This artifact with possible intended human facial imagery was recovered in situ at Kempen, Belgium, in August, 2011.
Archaeologist L. Jimmy Groen of The Netherlands writes, "The artifact with a human face en profile probably had a double function, as it seems to be a side scraper as well. Three large notches were produced by flaking the rock under low angle in bipolar technique. The site circumstances are described at my website, but to make it easier here is some information.
Artifact was found in a large pebble tool assemblage in the gravels of the upper terrace ( + 85m /+90 m. a.s.l.) of the Maas/ Meuse river in the sandy region of the Belgian Kempen. The large numbers of artifacts were found in a local context of gravel and coarse sands, deposited by the river during late Elsterian periods ( Paulissen 1973). The artifacts do not show signs of transportation (such as rounded edges) so it is assumed they were locally produced, used and discarded. Such environmental setting could best be compared with a river "beach", where unsorted gravels were available, in changing dimensions.
Artifacts, found in situ at the site showed a position between the reworked early Saalian gravels/ eolian cover sands, while others were found integrated in the red oxidated horizons, locally known as "As paleosol", of Holsteinian date. This would place the artifacts roughly between 300.000 BP and 450.000 BP. For further information on the context see the article MA 4-project" (photos and comments at portablerockart.com courtesy of L. Jimmy Groen).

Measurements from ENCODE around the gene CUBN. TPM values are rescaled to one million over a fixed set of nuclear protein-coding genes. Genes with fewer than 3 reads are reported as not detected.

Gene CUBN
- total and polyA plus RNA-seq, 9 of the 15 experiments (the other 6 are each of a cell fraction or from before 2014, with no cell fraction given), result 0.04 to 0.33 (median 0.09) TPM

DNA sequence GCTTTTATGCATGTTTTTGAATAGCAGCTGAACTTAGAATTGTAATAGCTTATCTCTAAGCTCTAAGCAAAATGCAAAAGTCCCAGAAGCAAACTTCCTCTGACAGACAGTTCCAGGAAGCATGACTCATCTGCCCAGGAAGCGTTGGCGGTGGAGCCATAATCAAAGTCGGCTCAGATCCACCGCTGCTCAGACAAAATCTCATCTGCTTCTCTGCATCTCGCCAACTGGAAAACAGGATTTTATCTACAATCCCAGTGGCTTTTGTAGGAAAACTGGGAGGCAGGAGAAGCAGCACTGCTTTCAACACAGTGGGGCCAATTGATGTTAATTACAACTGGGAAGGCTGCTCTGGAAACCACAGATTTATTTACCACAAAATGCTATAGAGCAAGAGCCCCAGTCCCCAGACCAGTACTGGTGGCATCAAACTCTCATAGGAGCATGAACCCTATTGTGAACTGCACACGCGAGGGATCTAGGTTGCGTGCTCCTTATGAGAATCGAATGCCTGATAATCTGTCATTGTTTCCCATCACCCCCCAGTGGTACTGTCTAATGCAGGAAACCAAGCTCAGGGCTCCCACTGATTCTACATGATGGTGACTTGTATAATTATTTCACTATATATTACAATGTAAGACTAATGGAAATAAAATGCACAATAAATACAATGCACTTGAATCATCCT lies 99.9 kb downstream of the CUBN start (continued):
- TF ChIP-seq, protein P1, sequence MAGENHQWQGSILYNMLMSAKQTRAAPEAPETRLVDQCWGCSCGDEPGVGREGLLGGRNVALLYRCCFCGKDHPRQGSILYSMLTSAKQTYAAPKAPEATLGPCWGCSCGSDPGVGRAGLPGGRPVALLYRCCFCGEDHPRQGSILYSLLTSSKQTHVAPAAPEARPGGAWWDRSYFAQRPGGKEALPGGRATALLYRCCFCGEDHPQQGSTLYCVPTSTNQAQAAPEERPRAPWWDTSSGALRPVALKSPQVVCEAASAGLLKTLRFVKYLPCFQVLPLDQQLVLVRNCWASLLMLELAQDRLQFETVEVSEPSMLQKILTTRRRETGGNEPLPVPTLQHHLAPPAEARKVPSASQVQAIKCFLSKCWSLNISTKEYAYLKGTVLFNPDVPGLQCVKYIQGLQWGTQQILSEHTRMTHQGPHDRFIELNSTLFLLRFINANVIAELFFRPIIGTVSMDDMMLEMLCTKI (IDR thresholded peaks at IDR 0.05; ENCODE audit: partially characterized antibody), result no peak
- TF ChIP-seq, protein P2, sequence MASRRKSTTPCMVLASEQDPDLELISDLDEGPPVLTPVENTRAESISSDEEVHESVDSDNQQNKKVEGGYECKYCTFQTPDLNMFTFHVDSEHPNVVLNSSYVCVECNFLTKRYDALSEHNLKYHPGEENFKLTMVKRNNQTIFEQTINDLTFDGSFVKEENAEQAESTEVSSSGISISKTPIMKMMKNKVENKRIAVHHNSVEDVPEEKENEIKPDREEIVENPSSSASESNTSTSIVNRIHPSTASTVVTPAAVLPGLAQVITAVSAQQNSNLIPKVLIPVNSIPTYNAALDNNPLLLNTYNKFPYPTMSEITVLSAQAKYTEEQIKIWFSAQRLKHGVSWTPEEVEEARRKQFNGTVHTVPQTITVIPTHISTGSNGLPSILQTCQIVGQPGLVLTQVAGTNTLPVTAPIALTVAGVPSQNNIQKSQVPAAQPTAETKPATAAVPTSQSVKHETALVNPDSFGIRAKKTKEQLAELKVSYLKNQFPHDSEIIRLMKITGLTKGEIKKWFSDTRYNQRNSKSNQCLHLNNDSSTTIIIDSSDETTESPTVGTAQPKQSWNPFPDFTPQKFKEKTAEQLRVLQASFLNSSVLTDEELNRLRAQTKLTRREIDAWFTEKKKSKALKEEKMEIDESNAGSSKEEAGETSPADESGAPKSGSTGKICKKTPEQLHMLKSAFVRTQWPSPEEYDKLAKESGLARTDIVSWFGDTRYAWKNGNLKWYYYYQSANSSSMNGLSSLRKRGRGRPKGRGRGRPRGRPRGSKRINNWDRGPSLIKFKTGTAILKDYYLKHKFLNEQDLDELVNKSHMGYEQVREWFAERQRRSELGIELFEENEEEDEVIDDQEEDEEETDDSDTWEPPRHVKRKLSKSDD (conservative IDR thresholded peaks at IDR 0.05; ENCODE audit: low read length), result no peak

OriginsNet presentation of Jan Evert Musch's "Animal Farm" which features figurative stone art forms from Northwest Europe
I note a feature of the artifact is an inclusion, a quartz vein, which traverses the height of the entire "human face" from the peak of the head, running between the "eyes" and exiting at the bottom of the jaw. The presence and location of this vein with respect to the facial features may be one element which speaks to the intent of the tool maker to also include imagery of a human face in the "tool." I am in the process of documenting a theory that during routine tool production fossils and inclusions such as this were encountered by the tool-maker, recognized and given some culturally mediated signification which motivated them to create visual imagery which was not necessary for the function of the tool, but may be thought of as a "decoration" (see work of James B. Harrod, OriginsNet link at side bar and at bottom of this post).
Original photo by L. Jimmy Groen has been modified by Ken Johnston to illustrate the quartz vein which runs through the artifact. The vein may be seen just to the left of the white line.
The vein could have been recognized on the cortex of the stone exposed at the top of the piece and then stone material was very carefully removed to follow the vein all the way to the end of the pebble while making it the "center" of the face.